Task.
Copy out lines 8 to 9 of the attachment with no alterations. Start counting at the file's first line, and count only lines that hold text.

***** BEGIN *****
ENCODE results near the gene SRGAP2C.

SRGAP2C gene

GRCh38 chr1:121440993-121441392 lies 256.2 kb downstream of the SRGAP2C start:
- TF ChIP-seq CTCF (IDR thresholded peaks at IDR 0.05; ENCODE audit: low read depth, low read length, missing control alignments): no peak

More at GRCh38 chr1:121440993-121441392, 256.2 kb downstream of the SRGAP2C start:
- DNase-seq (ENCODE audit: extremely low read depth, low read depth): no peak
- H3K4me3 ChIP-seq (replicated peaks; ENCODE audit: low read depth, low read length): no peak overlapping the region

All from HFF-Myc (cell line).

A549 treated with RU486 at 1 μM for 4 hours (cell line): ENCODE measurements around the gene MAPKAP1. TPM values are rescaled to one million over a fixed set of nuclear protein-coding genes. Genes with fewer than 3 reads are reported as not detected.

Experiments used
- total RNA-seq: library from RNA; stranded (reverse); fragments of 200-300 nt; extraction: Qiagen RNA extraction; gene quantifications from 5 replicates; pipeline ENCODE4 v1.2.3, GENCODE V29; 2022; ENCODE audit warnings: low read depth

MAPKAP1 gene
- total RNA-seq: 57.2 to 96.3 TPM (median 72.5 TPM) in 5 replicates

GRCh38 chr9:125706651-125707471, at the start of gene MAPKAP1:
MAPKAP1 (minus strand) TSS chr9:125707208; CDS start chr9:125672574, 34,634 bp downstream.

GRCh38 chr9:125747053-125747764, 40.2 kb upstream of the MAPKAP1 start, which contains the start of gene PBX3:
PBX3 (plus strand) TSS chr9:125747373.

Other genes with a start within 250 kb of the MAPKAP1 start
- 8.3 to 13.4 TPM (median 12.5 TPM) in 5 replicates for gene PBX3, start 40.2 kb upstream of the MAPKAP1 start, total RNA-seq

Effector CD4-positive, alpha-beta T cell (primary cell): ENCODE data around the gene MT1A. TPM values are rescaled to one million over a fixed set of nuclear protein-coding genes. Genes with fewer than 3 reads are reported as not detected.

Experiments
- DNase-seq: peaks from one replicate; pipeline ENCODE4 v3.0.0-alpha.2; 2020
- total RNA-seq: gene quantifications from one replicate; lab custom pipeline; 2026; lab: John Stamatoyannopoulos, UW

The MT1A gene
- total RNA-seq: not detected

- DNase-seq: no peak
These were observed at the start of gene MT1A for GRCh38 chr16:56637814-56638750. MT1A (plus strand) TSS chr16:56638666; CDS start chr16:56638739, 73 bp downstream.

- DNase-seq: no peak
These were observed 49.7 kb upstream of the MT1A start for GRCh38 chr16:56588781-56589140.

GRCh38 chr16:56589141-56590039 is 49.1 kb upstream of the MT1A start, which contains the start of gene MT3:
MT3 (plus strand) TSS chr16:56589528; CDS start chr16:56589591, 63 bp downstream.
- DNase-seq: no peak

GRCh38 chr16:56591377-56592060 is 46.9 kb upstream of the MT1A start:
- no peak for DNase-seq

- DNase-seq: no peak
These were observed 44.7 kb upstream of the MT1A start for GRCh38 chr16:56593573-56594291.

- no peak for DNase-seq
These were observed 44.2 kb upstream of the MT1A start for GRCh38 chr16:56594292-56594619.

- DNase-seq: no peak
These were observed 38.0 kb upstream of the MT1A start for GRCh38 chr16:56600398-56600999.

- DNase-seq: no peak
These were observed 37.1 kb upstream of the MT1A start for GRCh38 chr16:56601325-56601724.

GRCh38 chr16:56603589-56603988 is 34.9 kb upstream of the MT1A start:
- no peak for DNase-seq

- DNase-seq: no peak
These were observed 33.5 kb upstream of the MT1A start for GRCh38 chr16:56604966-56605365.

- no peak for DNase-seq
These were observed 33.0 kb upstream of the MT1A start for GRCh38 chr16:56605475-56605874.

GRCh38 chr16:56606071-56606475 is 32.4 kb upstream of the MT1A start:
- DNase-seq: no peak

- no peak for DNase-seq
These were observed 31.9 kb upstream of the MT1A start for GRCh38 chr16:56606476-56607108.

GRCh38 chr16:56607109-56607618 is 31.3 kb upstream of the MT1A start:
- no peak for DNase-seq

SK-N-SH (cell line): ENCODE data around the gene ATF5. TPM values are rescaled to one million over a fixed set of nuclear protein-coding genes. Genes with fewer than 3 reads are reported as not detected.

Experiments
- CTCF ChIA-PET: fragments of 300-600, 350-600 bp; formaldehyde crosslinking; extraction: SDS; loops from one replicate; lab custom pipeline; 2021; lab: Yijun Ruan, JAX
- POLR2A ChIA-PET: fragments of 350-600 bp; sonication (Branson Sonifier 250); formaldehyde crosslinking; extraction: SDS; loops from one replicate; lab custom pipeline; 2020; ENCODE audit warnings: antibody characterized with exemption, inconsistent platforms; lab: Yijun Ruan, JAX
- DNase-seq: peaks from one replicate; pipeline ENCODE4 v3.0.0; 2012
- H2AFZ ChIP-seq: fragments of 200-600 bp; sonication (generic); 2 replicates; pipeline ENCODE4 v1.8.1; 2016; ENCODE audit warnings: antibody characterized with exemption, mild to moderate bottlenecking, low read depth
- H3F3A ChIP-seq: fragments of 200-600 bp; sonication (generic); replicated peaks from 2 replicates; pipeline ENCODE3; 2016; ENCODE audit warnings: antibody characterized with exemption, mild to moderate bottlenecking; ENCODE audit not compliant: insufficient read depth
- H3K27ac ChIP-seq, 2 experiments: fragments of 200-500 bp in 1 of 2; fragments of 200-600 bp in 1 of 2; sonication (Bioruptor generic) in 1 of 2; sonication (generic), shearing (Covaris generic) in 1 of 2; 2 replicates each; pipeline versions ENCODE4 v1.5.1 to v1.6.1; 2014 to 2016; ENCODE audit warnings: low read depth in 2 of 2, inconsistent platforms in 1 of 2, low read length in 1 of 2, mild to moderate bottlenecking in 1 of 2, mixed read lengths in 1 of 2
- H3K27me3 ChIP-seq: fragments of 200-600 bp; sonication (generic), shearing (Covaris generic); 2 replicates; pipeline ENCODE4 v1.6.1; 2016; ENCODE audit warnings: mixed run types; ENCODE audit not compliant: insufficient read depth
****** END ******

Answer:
All from HFF-Myc (cell line).

A549 treated with RU486 at 1 μM for 4 hours (cell line): ENCODE measurements around the gene MAPKAP1. TPM values are rescaled to one million over a fixed set of nuclear protein-coding genes. Genes with fewer than 3 reads are reported as not detected.